He peered into his yardage book, consulted with Greller and stalked the putt from every angle. He gave his long birdie putt a run, and it looked good for a while, but it slid by the left edge. His bid for the Slam was over.

Spieth gave Greller a quick handshake, tousled his thinning hair, and congratulated and comforted fellow playing competitor Jason Day on an Open well played.

The fans in the 18th grandstand gave Spieth a standing ovation as he walked off the green, and the kid returned the favor, clapping and thanking them with a thumbs-up.

Afterward, Spieth met with the media and thoughtfully assessed how he played, what he could have done differently. Exiting the flash area, he spotted a young fan who had climbed onto his father’s shoulders and poked his head over the chain-link fence. They held out a piece of paper and asked for an autograph.

“Slam next year,” the man said.

Spieth smiled.

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Lincicome grouped with two rookies in Barbasol

By Golf Channel DigitalJuly 17, 2018, 9:54 pm

Brittany Lincicome will tee it up with a pair of rookies when she makes her first start in a PGA Tour event Thursday at the Barbasol Championship at Keene Trace Golf Club in Nicholasville, Ky.

Lincicome, an eight-time LPGA winner, is scheduled to go off the 10th tee at 9:59 a.m. ET in the first round with Sam Ryder, 28, and Conrad Shindler, 29. They’re off the first tee Friday at 2:59 p.m. ET

Lincicome will become just the sixth woman to play in a PGA Tour event, joining Babe Zaharias, Shirley Spork, Annika Sorenstam, Suzy Whaley and Michelle Wie.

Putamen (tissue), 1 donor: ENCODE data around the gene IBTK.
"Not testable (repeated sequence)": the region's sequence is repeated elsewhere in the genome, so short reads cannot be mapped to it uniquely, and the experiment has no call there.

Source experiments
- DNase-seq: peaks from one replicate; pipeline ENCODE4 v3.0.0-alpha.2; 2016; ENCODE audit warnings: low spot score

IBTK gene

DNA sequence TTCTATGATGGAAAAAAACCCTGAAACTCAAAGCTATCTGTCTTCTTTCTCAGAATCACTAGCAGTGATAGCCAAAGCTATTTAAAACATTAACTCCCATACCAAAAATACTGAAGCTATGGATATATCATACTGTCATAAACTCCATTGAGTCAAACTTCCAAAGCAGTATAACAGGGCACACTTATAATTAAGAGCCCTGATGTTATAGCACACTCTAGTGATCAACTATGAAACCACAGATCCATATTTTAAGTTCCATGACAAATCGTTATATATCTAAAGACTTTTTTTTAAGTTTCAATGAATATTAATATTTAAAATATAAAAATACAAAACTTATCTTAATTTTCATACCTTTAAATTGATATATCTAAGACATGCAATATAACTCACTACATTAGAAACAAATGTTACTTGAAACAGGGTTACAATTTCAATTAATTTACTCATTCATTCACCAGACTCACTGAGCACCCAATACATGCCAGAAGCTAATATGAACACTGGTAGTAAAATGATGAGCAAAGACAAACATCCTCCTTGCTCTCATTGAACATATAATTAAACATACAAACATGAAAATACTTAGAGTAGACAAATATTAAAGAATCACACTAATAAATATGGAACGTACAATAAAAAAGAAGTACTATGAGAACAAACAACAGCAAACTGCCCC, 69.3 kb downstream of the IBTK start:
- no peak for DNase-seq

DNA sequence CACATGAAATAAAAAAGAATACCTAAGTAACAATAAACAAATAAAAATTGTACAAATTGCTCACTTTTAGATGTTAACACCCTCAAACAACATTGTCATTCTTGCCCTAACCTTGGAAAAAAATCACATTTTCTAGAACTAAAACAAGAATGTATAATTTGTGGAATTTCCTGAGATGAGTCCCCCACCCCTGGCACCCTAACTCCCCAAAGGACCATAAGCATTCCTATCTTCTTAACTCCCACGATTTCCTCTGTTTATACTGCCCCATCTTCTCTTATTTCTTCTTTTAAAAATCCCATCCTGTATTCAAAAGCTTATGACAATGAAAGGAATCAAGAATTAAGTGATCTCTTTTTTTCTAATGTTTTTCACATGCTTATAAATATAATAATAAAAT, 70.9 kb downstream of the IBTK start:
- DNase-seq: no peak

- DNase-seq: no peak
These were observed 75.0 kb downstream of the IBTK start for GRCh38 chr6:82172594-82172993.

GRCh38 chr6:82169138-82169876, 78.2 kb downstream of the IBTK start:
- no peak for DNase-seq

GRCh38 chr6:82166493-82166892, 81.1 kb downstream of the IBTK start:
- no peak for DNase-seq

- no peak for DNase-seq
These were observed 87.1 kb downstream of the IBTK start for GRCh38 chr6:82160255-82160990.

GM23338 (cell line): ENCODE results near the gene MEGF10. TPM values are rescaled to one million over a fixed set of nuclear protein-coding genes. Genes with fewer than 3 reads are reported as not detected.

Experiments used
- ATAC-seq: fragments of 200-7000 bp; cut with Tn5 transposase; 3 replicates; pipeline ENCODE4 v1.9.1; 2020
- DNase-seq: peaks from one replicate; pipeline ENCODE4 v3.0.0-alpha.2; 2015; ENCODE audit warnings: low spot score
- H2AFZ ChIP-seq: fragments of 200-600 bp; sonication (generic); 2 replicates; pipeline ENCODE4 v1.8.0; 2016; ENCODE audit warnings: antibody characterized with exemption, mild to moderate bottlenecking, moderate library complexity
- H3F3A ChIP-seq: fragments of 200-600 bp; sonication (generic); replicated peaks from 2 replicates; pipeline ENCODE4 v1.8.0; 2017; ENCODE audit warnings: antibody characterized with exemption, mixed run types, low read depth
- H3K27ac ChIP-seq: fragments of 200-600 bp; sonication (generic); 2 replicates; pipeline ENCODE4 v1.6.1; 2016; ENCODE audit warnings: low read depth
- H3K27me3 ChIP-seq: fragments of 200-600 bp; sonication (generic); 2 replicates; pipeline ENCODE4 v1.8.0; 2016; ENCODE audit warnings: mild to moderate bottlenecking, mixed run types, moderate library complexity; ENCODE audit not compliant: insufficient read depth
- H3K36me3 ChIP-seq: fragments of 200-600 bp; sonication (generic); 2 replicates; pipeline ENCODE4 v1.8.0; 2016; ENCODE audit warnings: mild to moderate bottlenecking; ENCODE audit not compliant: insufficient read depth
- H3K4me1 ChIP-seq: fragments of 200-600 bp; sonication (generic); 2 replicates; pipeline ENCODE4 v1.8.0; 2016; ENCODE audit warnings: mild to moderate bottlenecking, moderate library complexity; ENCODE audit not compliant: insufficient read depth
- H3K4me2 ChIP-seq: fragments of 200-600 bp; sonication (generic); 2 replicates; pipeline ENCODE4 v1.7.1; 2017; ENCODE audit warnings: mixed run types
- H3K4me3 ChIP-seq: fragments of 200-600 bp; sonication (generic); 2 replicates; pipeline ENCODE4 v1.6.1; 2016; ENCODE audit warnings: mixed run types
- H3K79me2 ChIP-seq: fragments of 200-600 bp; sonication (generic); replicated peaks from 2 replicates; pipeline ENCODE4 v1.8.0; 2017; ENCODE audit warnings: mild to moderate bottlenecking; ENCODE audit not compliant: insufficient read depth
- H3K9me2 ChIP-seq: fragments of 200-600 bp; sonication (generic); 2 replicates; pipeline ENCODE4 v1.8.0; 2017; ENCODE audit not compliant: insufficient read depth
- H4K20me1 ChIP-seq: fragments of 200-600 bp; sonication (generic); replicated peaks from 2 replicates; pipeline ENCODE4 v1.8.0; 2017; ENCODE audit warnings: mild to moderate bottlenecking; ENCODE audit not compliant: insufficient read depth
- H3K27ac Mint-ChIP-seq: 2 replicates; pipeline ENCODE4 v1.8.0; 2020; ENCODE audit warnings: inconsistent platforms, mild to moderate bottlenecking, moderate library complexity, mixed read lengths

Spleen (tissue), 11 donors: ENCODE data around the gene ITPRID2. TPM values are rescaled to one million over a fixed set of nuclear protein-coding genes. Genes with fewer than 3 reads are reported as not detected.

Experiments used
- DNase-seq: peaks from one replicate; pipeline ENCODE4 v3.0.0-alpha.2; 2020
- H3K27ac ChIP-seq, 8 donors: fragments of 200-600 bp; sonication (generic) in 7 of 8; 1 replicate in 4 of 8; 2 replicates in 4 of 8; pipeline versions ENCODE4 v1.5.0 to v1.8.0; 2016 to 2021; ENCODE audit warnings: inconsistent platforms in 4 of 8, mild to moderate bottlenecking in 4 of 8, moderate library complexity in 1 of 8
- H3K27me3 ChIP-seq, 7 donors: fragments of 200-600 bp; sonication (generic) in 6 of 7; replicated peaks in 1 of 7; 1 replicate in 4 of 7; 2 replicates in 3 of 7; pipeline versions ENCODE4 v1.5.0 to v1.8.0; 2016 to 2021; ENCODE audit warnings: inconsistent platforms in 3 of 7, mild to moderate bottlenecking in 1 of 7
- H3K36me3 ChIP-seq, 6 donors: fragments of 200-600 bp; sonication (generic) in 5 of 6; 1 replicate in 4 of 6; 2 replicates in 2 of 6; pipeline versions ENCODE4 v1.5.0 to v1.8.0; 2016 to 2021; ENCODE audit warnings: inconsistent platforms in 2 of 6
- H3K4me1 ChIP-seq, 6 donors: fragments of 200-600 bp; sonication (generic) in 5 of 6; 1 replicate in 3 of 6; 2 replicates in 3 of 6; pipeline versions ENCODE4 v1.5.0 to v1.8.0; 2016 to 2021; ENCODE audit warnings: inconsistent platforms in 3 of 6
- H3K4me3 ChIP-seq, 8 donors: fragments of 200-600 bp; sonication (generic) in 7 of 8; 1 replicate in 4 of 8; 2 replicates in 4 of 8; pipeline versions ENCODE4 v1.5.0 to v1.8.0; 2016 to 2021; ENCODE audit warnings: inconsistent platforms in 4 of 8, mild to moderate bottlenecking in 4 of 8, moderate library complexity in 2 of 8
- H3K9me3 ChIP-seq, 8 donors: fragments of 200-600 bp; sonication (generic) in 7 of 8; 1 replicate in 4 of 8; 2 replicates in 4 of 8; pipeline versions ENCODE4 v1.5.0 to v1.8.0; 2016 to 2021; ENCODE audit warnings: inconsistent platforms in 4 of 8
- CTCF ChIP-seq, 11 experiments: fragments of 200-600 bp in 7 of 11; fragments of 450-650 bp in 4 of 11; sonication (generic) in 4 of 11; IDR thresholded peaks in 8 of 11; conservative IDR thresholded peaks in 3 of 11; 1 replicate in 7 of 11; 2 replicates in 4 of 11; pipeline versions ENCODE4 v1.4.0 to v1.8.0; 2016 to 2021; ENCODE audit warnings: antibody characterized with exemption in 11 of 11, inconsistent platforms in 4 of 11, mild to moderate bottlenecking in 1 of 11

“The first three or four holes, I’ll be a nervous wreck, for sure,” Linicome said.



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Lincicome thrilled by reception from male pros

By Randall MellJuly 17, 2018, 8:31 pm

Brittany Lincicome wondered how PGA Tour pros would greet her when she arrived to play the Barbasol Championship this week.

She wondered if there would be resentment.

She also wondered how fans at Keene Trace Golf Club in Nicholasville, Ky., would receive her, and if a social media mob would take up pitchforks.

“I can’t stop smiling,” Lincicome said Tuesday after her first practice round upon arriving. “Everyone has been coming up to me and wishing me luck. That means a lot.”

PGA Tour pro Martin Piller, husband of LPGA pro Gerina Piller, welcomed her immediately.

Other pros sought her out on the practice putting green.

She said she was also welcomed joining pros at a table in player dining.

Fans have been stopping her for autographs.

“It has been an awesome reception,” said Dewald Gouws, her husband, a former long-drive competitor. “I think it’s put her much more at ease, seeing the reception she is getting. There’s a lot of mutual respect.”

Lincicome, 32, wasn’t sure if she would be playing a practice round alone Tuesday morning, but when she made her way to the first tee, Domenico Geminiani was there, just about to go off.

He waved Lincicome over.

“He said, `Hey, Brittany, do you want to join me?’” Gouws said. “Come to find out, Dom’s a pretty cool guy.”

Geminiani made it into the field as a Monday qualifier.

“The two of us were both trying to figure things out together,” Lincicome said.